I was born in 1966. For me that meant growing up in the era where space exploration was, as was said in the greatest Sci-Fi TV series of the time, the final frontier. I got to watch as human beings blasted off to the moon and returned to tell about it. If you were not of that era I cannot express to you what an amazing thing it was to consider traveling off-planet for the first time. It was my greatest goal to explore new worlds. It almost seemed like my generation’s destiny. It was my dream to rescue space babes from alien creatures as I had seen it done in so many movies and comic books.
But I never imagined doing so while leaving a burned-out husk of a planet behind. For me, space exploration meant bringing all that was good and noble about humanity out into the broader universe.
Now it just seems like a way of leaving all that is worst of us behind. At the cost of a planet. At the cost of every other living being that now inhabits it. And if we are to be quite honest about it, at the expense of about 99.999% of our fellow human beings. Because the vast preponderance of us humans are never getting off this rock alive. All of us with the possible exception of a very elect few have always been and will always be Earthlings.
I am shocked at how many of us are willing to invest the future of our species in the dreams and aspirations of an elite few. But somehow that flaw seems to run deep in the human species. Parents have since the beginning of recorded history given their children up to die in wars that only serve the interests of kings. I guess it’s kind of selfless, but it’s kind of stupid, too.
I am older now, and the idea of space travel still intrigues me. But I have other interests now. From my earliest years I was concerned about the environment. At one time I just assumed that humanity was capable of both exploring other worlds AND preserving the only world we had ever known. I mean, it only seemed logical that a species intelligent enough to escape the planet of its origin would also be intelligent enough to take care of its home. And God knows, we should be decent enough to do this, as well.
But preserving our planet no longer seems a priority to us. Instead, we have decided we must move beyond it before our inability to act sustainably puts an end to our species. This is the mindset we have acquired because we have adopted the values of a very tiny but narcissistic, loud, and confident portion of us. But it is not my mindset, and it never will be.
Do I feel it is my responsibility to aid in sending a few of our species outward into space to colonize other worlds? Not if my species is one which is incapable of sustaining life on its own planet. Not if my species is incapable of coming in peace. Not if my species is intent on visiting other planets only to exploit their resources and leave whatever life they encounter to die in the pollution it creates. If my species is directly involved in the killing of other terrestrial species and perhaps life itself on the very planet that gave birth to it, why would I wish that on the rest of the universe?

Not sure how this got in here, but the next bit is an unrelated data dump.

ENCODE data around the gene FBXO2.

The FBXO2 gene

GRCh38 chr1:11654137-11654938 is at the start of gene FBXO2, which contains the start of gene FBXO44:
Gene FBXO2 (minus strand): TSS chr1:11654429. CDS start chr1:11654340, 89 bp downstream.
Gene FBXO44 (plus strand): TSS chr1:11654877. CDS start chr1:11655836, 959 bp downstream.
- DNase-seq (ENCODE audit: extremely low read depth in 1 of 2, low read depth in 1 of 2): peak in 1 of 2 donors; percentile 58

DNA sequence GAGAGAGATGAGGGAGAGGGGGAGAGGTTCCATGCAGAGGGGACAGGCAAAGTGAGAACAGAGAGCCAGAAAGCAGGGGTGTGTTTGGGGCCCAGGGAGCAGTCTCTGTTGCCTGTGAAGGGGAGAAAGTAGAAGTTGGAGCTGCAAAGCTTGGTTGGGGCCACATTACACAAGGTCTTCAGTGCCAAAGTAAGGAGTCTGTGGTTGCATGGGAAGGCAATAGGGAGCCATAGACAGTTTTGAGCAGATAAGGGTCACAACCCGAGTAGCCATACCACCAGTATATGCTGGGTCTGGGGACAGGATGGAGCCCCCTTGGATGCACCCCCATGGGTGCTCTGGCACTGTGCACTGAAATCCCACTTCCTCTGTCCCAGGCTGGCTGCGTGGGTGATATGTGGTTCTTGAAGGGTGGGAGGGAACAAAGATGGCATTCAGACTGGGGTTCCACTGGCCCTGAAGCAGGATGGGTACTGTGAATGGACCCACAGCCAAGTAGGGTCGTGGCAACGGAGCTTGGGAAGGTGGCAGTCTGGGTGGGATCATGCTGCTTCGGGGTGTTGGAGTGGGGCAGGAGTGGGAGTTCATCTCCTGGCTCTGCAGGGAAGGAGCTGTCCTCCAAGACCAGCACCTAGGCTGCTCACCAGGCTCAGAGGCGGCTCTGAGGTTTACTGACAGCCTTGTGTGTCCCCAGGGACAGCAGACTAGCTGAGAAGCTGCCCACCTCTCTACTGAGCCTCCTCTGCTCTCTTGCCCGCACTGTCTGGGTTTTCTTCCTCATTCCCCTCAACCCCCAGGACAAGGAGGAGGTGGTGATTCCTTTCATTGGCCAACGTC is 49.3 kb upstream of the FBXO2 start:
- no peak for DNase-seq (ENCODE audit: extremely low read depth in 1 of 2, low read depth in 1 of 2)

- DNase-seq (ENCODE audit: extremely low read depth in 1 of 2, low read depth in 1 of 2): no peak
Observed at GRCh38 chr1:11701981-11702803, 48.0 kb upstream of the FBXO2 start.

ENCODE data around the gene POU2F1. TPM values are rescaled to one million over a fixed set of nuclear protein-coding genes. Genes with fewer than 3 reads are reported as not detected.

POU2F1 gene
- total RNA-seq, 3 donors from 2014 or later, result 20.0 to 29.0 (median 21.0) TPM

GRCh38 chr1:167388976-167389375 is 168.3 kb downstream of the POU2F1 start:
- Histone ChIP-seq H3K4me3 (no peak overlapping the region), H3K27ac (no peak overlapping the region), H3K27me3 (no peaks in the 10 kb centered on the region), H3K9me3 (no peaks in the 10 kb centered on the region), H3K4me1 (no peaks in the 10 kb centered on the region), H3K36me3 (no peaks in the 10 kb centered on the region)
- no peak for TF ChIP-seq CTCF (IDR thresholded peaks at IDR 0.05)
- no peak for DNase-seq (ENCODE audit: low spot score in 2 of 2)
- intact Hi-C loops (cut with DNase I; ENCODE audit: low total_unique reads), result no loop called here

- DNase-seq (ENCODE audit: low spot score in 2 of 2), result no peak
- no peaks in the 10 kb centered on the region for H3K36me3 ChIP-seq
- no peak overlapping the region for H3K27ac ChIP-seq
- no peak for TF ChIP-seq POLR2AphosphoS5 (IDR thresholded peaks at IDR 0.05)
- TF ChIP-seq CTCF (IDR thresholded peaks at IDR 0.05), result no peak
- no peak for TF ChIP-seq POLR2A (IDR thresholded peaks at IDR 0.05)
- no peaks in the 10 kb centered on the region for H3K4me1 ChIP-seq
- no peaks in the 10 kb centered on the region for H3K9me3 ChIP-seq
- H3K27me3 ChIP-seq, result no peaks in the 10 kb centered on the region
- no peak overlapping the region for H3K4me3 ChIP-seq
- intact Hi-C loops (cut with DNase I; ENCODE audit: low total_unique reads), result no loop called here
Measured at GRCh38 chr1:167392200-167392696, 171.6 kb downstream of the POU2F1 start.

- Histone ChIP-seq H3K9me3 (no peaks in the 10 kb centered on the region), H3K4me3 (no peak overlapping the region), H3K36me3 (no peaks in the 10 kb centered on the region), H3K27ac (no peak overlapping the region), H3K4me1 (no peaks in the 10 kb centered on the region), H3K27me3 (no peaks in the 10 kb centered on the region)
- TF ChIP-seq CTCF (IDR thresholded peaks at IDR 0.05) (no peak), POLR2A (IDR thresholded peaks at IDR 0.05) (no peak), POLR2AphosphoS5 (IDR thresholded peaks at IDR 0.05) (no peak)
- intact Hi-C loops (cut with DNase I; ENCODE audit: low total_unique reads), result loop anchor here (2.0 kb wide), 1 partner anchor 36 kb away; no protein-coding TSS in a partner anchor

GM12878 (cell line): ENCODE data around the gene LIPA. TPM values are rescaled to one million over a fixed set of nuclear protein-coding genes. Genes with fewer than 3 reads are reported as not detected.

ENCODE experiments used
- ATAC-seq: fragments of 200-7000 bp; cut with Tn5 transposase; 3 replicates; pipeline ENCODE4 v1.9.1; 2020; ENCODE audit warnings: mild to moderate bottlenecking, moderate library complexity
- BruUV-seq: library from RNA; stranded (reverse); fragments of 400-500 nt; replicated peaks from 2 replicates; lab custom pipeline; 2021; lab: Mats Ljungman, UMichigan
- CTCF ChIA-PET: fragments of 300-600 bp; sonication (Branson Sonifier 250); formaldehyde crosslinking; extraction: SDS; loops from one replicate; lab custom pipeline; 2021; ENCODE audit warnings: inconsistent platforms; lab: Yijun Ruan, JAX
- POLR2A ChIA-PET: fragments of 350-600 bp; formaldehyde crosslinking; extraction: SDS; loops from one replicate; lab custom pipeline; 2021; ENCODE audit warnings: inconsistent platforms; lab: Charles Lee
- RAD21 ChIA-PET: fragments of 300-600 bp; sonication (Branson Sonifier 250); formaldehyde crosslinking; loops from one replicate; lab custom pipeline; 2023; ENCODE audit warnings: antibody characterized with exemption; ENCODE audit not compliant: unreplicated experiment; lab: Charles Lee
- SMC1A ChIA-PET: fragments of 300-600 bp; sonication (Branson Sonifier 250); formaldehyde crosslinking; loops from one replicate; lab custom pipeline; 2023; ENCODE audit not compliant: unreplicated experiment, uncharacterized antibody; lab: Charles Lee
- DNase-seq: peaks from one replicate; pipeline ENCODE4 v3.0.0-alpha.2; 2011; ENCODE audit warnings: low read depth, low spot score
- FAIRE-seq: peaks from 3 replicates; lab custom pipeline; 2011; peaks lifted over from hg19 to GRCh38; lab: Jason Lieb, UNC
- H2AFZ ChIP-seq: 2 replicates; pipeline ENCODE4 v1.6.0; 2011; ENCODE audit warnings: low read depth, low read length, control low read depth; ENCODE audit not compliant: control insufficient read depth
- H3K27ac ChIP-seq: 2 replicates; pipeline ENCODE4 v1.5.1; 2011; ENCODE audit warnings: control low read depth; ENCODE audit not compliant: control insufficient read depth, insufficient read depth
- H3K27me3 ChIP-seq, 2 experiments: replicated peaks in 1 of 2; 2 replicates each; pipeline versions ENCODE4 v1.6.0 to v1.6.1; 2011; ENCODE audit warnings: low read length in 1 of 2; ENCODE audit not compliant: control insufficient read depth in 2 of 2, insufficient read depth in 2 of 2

Should it not be my responsibility to contain this deadly virus before it is able to spread? Is it any different from what we encounter with a pandemic?
I look at the stars not too differently than I did as a child. I view them with reverence and awe and wonder, and my spirit soars with the desire to know more about the universe of which I am a part. But whatever confusion I had as a child about the difference between exploration and conquest is now gone. The culture I grew up in was very different than the one in which I now find myself. Star Trek was not merely revelatory to the child I was because of the scientific possibilities, but because of the cultural advancements it suggested would coincide with technological progress. At the present moment, scientific and moral progress have been entirely uncoupled.
Perhaps there will come a time when the human species will be capable of traveling to distant planets. But that is no longer an interest of mine. My priorities are to preserve the planet of my birth, and all the life that lives upon it. I have no desire to view humankind as a parasite that kills its host and moves onto another. I believe we are more than that and that we have not yet shown the best of who we are. To achieve such moral and spiritual progress will require a belief and vision beyond any we’ve demonstrated before. But there was a time not long ago when space flight was just as unthinkable. And yet it was only a matter of three-score and six years between when human flight was unknown to human beings placing footprints upon the moon. Miraculous change can come in the span of a single person’s lifetime. I not only expect such change, I demand it. Until such a change has come, though, don’t expect me to care about Elon Musk’s plans for humanity.
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